As the ageing population of Singapore increases, more and more older adults opt to create a lasting power of attorney and give it to people, they trust the most. But, the question is can a Lasting power attorney really prevent the elderly from being scammed? How can making a lasting power of attorney protect one’s assets?
What is a Lasting Power of Attorney?
A Lasting Power of Attorney (LPA) is a legal document that allows a person, particularly the elderly, to appoint someone to act or make decisions on his or her behalf. The requirements to become a donor, on who had the Lasting Power of Attorney created, to be 21 years old or above. And the said donor must be mentally capable when the Lasting Power of Attorney is created. And he or she must do so voluntarily. No one can force someone to create a Lasting Power of attorney. It must be voluntary and of one’s own accord. The person appointed by the donor will make decisions on behalf of the donor, in the event that he or she will lack mental capacity in the future.
It’s inevitable for the elderly to lose mental capacity one day. So, appointing a responsible and trustworthy person to handle his or her assets when illnesses such as dementia strikes protect the elderly from financial abuse. This scenario is especially true in cases where no estate planning has been done such as making a trust or a will.
Who are the people involved in the Lasting Power of Attorney?
- Donor – this is the person who had the Lasting Power of Attorney drawn up.
- Donee or replacement donee – this refers to the person appointed by the donor to handle, act and make decisions on his or her behalf. He or she takes control once the donor has lost the ability to make decisions for himself or herself. Or, in simple terms when the donor lacks the mental capacity to make sound decisions.
- Name the person to be notified – this can optional to the donor.
- Certificate Issuer – this is the witness to the Donor’s execution of the Lasting Power of Attorney. He or she can be either of the following:
- an accredited medical practitioner such as a doctor
- A practising lawyer
- A psychiatrist
How Can a Lasting Power of Attorney Prevent Scamming?
Elders are susceptible to fraud and manipulation from others. Take a look at the highly-publicised case of Madam Chung Khin Chun, 87, versus the Chinese tourist guide Yang Yin. The Chinese former tourist guide managed to fool and dupe the 87-year-old woman. And almost get away with taking $ 1.1 million from Madam Chung.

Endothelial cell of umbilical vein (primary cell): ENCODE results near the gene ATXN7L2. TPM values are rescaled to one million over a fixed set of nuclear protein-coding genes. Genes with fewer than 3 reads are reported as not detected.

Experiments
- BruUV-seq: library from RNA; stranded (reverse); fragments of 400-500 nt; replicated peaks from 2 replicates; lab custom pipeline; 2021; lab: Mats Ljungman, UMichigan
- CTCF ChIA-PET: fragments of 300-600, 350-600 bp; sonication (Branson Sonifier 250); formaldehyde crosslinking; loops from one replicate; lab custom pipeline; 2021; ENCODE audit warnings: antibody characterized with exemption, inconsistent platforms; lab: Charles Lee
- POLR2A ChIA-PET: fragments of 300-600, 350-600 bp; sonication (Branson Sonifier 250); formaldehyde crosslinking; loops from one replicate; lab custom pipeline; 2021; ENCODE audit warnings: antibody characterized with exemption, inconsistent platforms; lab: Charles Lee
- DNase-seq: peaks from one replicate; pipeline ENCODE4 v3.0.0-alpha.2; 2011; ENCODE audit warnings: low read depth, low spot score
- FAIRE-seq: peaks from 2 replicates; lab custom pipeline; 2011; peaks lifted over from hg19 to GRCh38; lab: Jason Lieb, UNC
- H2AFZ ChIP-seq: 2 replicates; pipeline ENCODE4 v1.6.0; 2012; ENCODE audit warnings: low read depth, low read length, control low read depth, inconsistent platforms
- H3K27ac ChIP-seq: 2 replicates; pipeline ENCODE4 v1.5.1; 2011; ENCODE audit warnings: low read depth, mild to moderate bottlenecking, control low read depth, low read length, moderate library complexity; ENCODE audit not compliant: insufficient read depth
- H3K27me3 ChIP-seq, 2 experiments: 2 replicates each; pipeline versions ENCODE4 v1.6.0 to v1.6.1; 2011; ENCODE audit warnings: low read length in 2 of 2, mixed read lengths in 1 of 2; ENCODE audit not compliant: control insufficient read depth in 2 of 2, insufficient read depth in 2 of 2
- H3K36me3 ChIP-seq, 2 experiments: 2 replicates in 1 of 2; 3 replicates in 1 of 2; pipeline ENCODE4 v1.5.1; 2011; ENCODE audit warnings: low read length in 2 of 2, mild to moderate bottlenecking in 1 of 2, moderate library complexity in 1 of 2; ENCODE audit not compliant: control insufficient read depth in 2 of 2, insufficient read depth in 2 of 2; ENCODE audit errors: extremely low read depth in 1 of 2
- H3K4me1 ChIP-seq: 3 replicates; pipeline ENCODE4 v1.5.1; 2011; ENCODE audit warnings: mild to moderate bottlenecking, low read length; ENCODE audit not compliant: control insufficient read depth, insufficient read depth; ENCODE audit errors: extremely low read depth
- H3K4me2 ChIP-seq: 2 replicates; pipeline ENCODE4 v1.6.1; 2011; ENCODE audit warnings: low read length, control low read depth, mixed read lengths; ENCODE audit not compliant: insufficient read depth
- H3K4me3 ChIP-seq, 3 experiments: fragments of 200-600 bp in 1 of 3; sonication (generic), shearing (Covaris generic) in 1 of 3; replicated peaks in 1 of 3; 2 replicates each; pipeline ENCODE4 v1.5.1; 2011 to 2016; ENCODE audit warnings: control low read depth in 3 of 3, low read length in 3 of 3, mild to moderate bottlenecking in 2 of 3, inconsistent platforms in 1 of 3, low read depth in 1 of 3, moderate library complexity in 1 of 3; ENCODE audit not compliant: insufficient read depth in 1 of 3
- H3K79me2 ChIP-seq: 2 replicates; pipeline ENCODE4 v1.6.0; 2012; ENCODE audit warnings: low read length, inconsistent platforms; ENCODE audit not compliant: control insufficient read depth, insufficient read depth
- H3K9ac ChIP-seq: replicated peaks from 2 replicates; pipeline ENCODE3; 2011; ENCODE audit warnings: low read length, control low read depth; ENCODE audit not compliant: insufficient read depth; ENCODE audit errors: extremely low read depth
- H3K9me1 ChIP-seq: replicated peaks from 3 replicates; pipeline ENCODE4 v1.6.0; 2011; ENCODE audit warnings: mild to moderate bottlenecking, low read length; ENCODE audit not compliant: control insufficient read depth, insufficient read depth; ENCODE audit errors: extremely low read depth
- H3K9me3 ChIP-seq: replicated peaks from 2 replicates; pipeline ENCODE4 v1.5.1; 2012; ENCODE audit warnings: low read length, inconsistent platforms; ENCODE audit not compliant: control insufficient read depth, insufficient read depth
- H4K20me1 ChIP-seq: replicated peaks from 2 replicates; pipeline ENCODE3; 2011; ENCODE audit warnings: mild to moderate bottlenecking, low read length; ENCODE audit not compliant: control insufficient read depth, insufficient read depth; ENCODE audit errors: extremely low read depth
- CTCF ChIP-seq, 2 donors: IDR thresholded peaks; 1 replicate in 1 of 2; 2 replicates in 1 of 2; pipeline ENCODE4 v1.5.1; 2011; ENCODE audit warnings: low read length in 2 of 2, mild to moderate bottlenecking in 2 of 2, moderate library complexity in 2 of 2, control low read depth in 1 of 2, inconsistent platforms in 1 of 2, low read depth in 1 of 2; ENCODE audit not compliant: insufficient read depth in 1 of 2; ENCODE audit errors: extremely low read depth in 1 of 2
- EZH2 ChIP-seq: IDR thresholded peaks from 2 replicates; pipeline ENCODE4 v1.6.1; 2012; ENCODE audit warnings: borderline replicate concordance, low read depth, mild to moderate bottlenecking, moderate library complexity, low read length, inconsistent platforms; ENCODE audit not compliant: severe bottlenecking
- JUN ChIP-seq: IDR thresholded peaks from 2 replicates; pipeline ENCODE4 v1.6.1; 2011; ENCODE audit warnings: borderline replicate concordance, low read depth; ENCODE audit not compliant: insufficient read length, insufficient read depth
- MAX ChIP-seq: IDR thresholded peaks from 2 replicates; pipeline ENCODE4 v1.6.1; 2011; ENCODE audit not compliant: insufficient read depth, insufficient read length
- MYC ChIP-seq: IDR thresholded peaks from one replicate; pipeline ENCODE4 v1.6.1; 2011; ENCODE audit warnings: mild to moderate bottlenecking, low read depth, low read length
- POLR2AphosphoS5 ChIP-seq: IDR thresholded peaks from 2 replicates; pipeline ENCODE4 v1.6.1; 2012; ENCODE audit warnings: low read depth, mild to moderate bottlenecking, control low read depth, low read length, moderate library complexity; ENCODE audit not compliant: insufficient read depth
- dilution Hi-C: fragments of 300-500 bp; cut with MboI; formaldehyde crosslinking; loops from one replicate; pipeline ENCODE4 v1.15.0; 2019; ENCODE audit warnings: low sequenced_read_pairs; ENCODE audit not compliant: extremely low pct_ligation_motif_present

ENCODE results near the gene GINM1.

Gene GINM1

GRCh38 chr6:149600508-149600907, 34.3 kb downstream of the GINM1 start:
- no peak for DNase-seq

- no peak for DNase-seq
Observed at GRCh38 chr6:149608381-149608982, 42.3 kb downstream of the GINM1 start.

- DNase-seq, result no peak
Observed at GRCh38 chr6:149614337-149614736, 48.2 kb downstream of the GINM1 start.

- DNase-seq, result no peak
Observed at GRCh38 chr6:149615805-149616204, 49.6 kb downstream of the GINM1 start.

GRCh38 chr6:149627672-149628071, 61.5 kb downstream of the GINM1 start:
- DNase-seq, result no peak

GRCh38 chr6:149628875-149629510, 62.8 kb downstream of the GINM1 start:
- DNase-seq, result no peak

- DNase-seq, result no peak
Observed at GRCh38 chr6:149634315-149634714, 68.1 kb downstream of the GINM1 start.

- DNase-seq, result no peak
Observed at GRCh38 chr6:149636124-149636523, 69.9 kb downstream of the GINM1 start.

Lasting power of attorney would grant authority to someone trustworthy to manage an elderly’s property. The appointed donee must have his or her means of living and of almost equal status to prevent greed and fraud from happening. In the case of Madam Chung, had she appointed her niece Madam Hedy Mok as her donee, Yang Yin wouldn’t be able to sway and fool the woman. This is because a donee decides on the following:
- Where the donor should live
- Who the donor should live with
- Day to day decisions concerning the personal care
- Social activities to take part in
- Handling of personal correspondences
- Who to be in contact with
- Donor’s properties (buying & selling, etc.)
- Handling bank accounts
- Receiving income
- Taking care of Tax matters
- Paying obligations of the donor
- Purchasing Goods
A trusted relative who cares for the elderly like a donor’s child, grandchild, niece or nephew, even a sibling will ensure that the welfare of the donor is put first. This can prevent scammers who have gotten close to the elderly from getting anything because the donor’s life is shielded and protected by the donee.
Where to get LPA Forms?
The Office of the Public Guardians is the government agency assigned to act as the registrar and the maintenance of a register of Lasting Power of Attorney. LPA forms can be downloaded from their site.
For wealth management purposes, it is better to consult family lawyers and one’s Trust company before choosing to enact a Lasting Power of Attorney.
A Lasting Power of Attorney will prevent anyone from taking advantage of the elderly. It ensures that the elder person’s assets are not taken from him or her. And he or she is not placed into destitute because of others ill-intentions.
Learn more about estate planning and wealth management through the book “The Rockwills Guide to Succession and Trusts in Wealth Management” by Chiwi Lee. Buy the book by clicking the link: http://www.rockwills.com.sg/book_purchase.aspx.